Pinecroft: The Powel Crosley Estate
One of the Queen City’s most beloved historic treasures, Pinecroft was the estate of famed inventor, industrialist and entrepreneur Powel Crosley, “Cincinnati’s Thomas Edison.” Crosley lived in the house until his death in 1961. In 1963, the property was sold to the Franciscan Sisters of the Poor, who used the house as a convent and sold 40 acres, leaving 73. In 1969 St. Francis Hospital bought the property and two years later built Providence Hospital, which eventually was renamed Mercy Hospitals West. In 2011, Mercy Health donated the house and 17 acres to Cincinnati Preservation Association.
Pinecroft was listed in the National Register of Historic Places in 2008 for its historic and architectural significance.
About the house:
Built in 1928 in the Tudor Revival style, Pinecroft was designed by nationally significant architect James Dwight Baum. Typical of the style are the picturesque, multi-gabled asymmetrical massing, masonry and half-timbered walls, undulating tile shingle roof, crenellated tower, Tudor-arched openings, and grouped diamond-pane casement windows. This grand residence includes 13,500 square feet, stands 145 feet long, and cost approximately $750,000 to build in 1920s dollars.
Well cared for since it was built, the house retains many wonderful interior features including grand fireplaces, paneling and plaster decoration.
The formal rooms and Mr. Crosley’s bedroom feature massive stone fireplaces and carved white oak paneling with linen-fold and other designs, most of the doors throughout the house are six-pane solid oak doors. The walls and ceilings are plaster; some of the ceilings have decorative plaster moldings in the Elizabethan mode. Hardware, such as door handles and hinges, was supplied by Samuel Yellin (1885-1940), America’s master iron craftsman of the twentieth century…. (Beth Sullebarger, Pinecroft National Register of Historic Places nomination, 2008).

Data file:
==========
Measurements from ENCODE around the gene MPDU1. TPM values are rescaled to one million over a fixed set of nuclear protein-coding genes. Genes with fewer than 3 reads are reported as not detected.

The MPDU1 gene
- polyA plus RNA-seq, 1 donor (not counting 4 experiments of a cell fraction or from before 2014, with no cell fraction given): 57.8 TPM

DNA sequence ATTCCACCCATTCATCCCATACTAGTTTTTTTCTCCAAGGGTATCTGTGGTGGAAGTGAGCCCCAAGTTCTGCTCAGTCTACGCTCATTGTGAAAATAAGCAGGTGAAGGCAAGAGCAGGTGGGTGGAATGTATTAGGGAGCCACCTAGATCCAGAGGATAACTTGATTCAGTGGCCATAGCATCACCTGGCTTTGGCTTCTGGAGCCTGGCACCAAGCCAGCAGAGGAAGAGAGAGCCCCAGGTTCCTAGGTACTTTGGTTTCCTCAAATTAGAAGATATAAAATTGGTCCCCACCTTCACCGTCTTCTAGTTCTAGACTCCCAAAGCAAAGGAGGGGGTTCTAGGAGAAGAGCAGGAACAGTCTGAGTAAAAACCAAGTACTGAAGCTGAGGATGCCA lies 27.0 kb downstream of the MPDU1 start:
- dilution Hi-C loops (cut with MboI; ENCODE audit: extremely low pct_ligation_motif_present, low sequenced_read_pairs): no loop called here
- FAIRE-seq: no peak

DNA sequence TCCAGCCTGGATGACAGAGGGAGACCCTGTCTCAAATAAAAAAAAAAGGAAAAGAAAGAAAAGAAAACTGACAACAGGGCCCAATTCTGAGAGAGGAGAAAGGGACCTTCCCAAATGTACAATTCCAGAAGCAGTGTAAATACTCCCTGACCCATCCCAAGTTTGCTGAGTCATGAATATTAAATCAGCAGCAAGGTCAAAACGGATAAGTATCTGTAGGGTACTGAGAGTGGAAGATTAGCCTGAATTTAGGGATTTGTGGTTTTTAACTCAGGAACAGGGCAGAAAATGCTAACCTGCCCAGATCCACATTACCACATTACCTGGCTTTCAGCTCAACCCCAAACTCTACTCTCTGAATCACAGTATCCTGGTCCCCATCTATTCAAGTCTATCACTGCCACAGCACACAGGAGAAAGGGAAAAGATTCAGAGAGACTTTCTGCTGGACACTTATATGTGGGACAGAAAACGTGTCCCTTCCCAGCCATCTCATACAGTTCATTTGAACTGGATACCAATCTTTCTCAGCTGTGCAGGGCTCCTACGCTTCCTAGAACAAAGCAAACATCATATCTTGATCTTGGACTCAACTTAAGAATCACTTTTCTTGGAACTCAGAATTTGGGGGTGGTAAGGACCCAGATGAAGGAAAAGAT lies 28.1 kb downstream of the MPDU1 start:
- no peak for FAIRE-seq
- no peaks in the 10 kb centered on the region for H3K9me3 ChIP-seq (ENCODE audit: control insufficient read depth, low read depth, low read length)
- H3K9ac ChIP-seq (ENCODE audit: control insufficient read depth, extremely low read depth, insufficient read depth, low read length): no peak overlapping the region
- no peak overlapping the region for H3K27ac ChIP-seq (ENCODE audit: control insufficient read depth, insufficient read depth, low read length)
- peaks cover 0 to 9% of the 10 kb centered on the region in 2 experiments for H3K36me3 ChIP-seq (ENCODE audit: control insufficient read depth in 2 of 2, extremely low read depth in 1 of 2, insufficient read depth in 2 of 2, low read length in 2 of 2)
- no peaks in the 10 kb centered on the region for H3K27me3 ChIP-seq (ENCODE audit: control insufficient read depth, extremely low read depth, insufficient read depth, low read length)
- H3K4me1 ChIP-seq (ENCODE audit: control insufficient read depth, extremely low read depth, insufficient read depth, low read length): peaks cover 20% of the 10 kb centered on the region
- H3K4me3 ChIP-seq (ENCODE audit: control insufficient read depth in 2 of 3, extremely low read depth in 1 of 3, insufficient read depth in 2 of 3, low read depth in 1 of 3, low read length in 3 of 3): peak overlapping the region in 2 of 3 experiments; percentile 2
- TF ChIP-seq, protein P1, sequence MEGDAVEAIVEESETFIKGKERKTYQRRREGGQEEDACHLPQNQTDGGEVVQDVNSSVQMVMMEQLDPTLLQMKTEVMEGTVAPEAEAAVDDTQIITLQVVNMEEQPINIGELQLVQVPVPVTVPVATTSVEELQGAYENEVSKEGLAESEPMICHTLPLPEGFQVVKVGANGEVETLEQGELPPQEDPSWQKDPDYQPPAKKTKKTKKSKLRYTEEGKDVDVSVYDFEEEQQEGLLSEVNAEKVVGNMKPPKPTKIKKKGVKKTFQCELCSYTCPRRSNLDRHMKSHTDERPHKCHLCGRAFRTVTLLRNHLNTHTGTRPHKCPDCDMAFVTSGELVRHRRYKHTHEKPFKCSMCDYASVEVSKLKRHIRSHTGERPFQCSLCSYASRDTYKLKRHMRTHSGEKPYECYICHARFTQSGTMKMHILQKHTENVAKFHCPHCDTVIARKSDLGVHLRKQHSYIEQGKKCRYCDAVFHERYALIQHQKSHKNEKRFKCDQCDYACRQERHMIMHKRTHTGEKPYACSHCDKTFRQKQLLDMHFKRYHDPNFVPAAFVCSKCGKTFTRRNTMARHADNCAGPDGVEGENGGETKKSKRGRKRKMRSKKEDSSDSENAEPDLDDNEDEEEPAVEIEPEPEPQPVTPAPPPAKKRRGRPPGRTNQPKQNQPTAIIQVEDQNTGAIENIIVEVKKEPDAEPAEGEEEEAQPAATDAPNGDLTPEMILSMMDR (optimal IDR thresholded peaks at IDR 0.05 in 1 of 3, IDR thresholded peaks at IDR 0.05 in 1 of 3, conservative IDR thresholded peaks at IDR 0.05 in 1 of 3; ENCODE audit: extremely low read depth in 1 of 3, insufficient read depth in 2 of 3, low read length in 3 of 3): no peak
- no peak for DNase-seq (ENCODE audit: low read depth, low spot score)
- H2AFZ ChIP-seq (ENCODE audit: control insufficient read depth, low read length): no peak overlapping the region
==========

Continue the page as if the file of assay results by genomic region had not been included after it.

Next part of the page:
The leaded glass casements, many with delicately tinted glass, bear crests of the State of Ohio and the University of Cincinnati. The bathrooms include colorful tile—each in a different color scheme—by the Cincinnati-based Wheatley Tile and Pottery Company, and Crane fixtures chosen to harmonize with the tile.
About the estate:
The Pinecroft estate originally included 113 acres, with a working farm, eight outbuildings, and a second residence. The property retains 17 acres and five historic structures/outbuildings: the entrance gateway (1928), small garage (1928), potting house/craft cottage (1928), service garage (1929) and Martha Page Crosley Kess House (1937). The house overlooks a five-acre pond, with an open lawn and allée of chestnut trees to the west.
About the restoration:
Because Pinecroft was so well cared for by Mercy Heath, the house needs little restoration. Fluorescent hanging light fixtures, installed when the house was converted to offices, have been removed, to be replaced with period chandeliers. The carpeting has been taken up, revealing beautiful teak floors, which were cleaned, waxed and polished. Furniture and rugs are being added for period ambiance and for use by guests.
About the architect:
Dwight James Baum (1886-1939) was a talented architect who specialized in residences and worked primarily in modern interpretations of traditional styles. His major works include the Sarasota home of circus magnate John Ringling, the West Side YMCA in New York City, the Federal Building in Flushing, New York, and several buildings on the campus of Syracuse University, his alma mater. He had a strong interest in historic preservation, photographing historic buildings and writing articles on the subject. Baum worked primarily along the eastern seaboard from New England to Florida.
Garden Restoration Project
Mercy Health Systems was an excellent steward of the house and is to be commended for their community minded actions such as placing the property on the National Register of Historic Places. The gardens were beyond the scope of their use or mission and were altered to ease maintenance costs. Cincinnati Preservation Association is working to restore the gardens to support the event center financial plan and to reestablish an important cultural landscape.
The Baum garden design at Pinecroft is well documented. The drawings, planting lists, letters, and on-site features will guide the restoration of the gardens. This large courtyard layout is based on an Italian garden theme commonly added to Tudor estates. Hedges formed a rectangular border. Flowing trees, scrubs and bushy plantings added color and mass behind the hedge. Originally a swimming pool provided the central focus. This will be replaced by a crushed limestone court that has edging in the material and form of the pool coping. Steps of bluestone and brick piers will be reconstructed from plans and photographs.